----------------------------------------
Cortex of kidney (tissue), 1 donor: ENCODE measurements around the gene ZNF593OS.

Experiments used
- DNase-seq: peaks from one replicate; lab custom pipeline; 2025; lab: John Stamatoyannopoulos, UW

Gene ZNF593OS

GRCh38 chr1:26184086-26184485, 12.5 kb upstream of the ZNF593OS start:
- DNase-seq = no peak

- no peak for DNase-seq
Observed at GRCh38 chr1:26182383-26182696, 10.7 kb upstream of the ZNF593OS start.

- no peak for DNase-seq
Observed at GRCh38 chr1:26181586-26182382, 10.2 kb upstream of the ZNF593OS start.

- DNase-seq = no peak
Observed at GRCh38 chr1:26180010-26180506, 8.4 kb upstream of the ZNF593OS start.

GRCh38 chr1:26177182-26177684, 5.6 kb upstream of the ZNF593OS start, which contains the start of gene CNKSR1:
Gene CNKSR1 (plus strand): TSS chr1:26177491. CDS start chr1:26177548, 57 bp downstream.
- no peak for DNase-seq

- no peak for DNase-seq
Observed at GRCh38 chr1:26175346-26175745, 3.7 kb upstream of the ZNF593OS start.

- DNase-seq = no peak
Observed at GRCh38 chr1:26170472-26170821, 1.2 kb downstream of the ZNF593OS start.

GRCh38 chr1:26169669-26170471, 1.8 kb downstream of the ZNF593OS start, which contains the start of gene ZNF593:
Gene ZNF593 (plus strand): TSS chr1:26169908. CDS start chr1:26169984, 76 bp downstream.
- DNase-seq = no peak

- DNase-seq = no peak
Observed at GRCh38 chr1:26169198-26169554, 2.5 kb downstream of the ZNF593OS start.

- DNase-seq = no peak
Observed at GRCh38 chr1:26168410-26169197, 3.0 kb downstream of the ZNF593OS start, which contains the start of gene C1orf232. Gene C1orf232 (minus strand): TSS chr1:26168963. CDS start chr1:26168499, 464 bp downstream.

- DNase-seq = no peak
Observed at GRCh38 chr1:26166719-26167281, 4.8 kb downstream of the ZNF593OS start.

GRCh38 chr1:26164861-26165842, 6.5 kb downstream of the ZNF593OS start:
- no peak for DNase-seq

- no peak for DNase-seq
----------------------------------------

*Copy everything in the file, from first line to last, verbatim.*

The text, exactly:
Cortex of kidney (tissue), 1 donor: ENCODE measurements around the gene ZNF593OS.

Experiments used
- DNase-seq: peaks from one replicate; lab custom pipeline; 2025; lab: John Stamatoyannopoulos, UW

Gene ZNF593OS

GRCh38 chr1:26184086-26184485, 12.5 kb upstream of the ZNF593OS start:
- DNase-seq = no peak

- no peak for DNase-seq
Observed at GRCh38 chr1:26182383-26182696, 10.7 kb upstream of the ZNF593OS start.

- no peak for DNase-seq
Observed at GRCh38 chr1:26181586-26182382, 10.2 kb upstream of the ZNF593OS start.

- DNase-seq = no peak
Observed at GRCh38 chr1:26180010-26180506, 8.4 kb upstream of the ZNF593OS start.

GRCh38 chr1:26177182-26177684, 5.6 kb upstream of the ZNF593OS start, which contains the start of gene CNKSR1:
Gene CNKSR1 (plus strand): TSS chr1:26177491. CDS start chr1:26177548, 57 bp downstream.
- no peak for DNase-seq

- no peak for DNase-seq
Observed at GRCh38 chr1:26175346-26175745, 3.7 kb upstream of the ZNF593OS start.

- DNase-seq = no peak
Observed at GRCh38 chr1:26170472-26170821, 1.2 kb downstream of the ZNF593OS start.

GRCh38 chr1:26169669-26170471, 1.8 kb downstream of the ZNF593OS start, which contains the start of gene ZNF593:
Gene ZNF593 (plus strand): TSS chr1:26169908. CDS start chr1:26169984, 76 bp downstream.
- DNase-seq = no peak

- DNase-seq = no peak
Observed at GRCh38 chr1:26169198-26169554, 2.5 kb downstream of the ZNF593OS start.

- DNase-seq = no peak
Observed at GRCh38 chr1:26168410-26169197, 3.0 kb downstream of the ZNF593OS start, which contains the start of gene C1orf232. Gene C1orf232 (minus strand): TSS chr1:26168963. CDS start chr1:26168499, 464 bp downstream.

- DNase-seq = no peak
Observed at GRCh38 chr1:26166719-26167281, 4.8 kb downstream of the ZNF593OS start.

GRCh38 chr1:26164861-26165842, 6.5 kb downstream of the ZNF593OS start:
- no peak for DNase-seq

- no peak for DNase-seq